Spoken language proficiency predicts print-speech convergence in beginning readers

Rebecca A. Marks, Ioulia Kovelman, Olga Kepinska, Myriam Oliver, Zhichao Xia, Stephanie L. Haft, Leo Zekelman, Priscilla Duong, Yuuko Uchikoshi, Roeland Hancock, Fumiko Hoeft*

*Corresponding author for this work

Research output: Contribution to journalArticlepeer-review

16 Scopus citations

Abstract

Learning to read transforms the brain, building on children's existing capacities for language and visuospatial processing. In particular, the development of print-speech convergence, or the spatial overlap of neural regions necessary for both auditory and visual language processing, is critical for literacy acquisition. Print-speech convergence is a universal signature of proficient reading, yet the antecedents of this convergence remain unknown. Here we examine the relationship between spoken language proficiency and the emergence of the print-speech network in beginning readers (ages 5–6). Results demonstrate that children's language proficiency, but not their early literacy skill, explains variance in their print-speech neural convergence in kindergarten. Furthermore, print-speech convergence in kindergarten predicts reading abilities one year later. These findings suggest that children's language ability is a core mechanism guiding the neural plasticity for learning to read, and extend theoretical perspectives on language and literacy acquisition across the lifespan.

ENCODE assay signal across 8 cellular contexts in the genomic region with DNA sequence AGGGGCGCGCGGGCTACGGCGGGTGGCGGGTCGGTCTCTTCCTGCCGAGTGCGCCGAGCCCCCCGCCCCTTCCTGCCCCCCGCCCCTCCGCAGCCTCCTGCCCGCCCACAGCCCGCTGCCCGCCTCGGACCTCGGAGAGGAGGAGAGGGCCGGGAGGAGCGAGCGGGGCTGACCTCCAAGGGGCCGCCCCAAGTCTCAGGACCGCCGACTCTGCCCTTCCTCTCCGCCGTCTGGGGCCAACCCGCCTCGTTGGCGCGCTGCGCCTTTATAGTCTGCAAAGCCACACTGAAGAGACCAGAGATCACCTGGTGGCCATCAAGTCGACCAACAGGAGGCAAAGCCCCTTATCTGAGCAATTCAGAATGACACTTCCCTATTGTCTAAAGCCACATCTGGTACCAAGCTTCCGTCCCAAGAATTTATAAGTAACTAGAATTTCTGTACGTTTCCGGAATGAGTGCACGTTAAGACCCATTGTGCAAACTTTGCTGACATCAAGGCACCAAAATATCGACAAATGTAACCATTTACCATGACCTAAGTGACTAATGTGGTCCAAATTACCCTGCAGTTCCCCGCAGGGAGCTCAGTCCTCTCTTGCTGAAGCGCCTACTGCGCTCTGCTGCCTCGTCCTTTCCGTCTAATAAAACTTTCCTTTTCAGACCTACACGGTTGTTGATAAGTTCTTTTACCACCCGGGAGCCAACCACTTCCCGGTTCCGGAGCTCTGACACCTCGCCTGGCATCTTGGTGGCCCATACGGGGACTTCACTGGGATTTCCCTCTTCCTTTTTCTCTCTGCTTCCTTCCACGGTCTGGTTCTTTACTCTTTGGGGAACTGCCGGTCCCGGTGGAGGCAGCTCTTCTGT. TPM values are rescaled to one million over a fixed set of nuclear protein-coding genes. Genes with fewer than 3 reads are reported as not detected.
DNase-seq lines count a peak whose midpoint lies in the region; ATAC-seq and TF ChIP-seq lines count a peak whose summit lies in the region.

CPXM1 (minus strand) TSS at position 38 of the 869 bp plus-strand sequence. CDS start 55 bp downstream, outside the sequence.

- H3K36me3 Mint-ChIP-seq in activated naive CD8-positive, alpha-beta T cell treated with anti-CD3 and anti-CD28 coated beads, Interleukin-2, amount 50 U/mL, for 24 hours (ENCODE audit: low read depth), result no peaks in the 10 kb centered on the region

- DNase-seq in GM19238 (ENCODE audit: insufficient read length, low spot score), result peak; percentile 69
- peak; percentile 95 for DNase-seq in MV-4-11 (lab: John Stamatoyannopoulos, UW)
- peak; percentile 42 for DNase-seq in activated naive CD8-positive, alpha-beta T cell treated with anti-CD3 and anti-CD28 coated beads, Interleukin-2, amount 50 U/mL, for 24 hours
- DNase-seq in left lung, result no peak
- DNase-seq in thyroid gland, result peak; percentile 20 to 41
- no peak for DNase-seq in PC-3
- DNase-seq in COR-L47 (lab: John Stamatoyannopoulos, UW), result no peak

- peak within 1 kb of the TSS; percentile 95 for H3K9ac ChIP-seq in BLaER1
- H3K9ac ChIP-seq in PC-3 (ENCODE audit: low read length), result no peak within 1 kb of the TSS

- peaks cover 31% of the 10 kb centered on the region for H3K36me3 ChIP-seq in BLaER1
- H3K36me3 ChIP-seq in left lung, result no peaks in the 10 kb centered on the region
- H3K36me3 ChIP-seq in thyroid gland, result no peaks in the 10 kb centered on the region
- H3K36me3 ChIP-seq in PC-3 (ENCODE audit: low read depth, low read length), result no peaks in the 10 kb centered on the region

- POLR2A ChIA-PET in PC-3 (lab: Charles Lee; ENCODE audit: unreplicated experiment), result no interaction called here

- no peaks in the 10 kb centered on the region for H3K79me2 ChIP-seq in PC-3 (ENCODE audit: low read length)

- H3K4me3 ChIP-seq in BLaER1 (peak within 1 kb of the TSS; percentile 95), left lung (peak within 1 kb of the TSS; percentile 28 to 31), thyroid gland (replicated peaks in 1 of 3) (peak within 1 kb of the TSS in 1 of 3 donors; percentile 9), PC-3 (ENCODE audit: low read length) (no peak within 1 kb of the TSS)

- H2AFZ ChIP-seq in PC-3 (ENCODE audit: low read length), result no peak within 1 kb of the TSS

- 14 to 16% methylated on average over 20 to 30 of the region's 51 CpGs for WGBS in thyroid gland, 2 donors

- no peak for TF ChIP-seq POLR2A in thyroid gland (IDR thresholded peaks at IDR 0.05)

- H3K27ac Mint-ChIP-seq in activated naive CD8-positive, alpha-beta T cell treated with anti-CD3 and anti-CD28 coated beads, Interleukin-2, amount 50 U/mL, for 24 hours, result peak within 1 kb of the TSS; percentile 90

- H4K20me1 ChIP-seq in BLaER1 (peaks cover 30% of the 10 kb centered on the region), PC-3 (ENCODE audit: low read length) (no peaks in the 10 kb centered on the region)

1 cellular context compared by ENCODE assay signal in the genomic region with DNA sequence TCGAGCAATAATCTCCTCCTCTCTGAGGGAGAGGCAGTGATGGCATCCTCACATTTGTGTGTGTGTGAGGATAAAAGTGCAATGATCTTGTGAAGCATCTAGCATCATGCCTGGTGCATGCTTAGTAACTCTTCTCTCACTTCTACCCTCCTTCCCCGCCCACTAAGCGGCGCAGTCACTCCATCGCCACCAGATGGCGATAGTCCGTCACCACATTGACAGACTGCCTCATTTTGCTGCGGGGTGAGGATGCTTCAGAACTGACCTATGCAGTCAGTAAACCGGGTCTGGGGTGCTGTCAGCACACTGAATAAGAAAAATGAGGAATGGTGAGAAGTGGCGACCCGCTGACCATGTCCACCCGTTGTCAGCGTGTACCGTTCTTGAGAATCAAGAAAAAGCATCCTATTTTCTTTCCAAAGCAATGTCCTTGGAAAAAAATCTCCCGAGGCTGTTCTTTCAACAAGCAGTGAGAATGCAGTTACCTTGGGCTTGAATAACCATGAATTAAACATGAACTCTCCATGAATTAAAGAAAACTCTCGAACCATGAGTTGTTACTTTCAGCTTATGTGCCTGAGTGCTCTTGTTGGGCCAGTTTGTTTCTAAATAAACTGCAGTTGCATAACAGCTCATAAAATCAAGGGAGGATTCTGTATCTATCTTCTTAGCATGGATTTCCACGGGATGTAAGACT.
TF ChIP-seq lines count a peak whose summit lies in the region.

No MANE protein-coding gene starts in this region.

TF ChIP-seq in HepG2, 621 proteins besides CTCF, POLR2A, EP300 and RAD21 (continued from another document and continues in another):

Original languageEnglish (US)
Article number116021
JournalNeuroimage
Volume201
DOIs
StatePublished - Nov 1 2019
Externally publishedYes

Keywords

  • Brain development
  • Child language
  • Reading acquisition
  • fMRI

ASJC Scopus subject areas

  • Neurology
  • Cognitive Neuroscience

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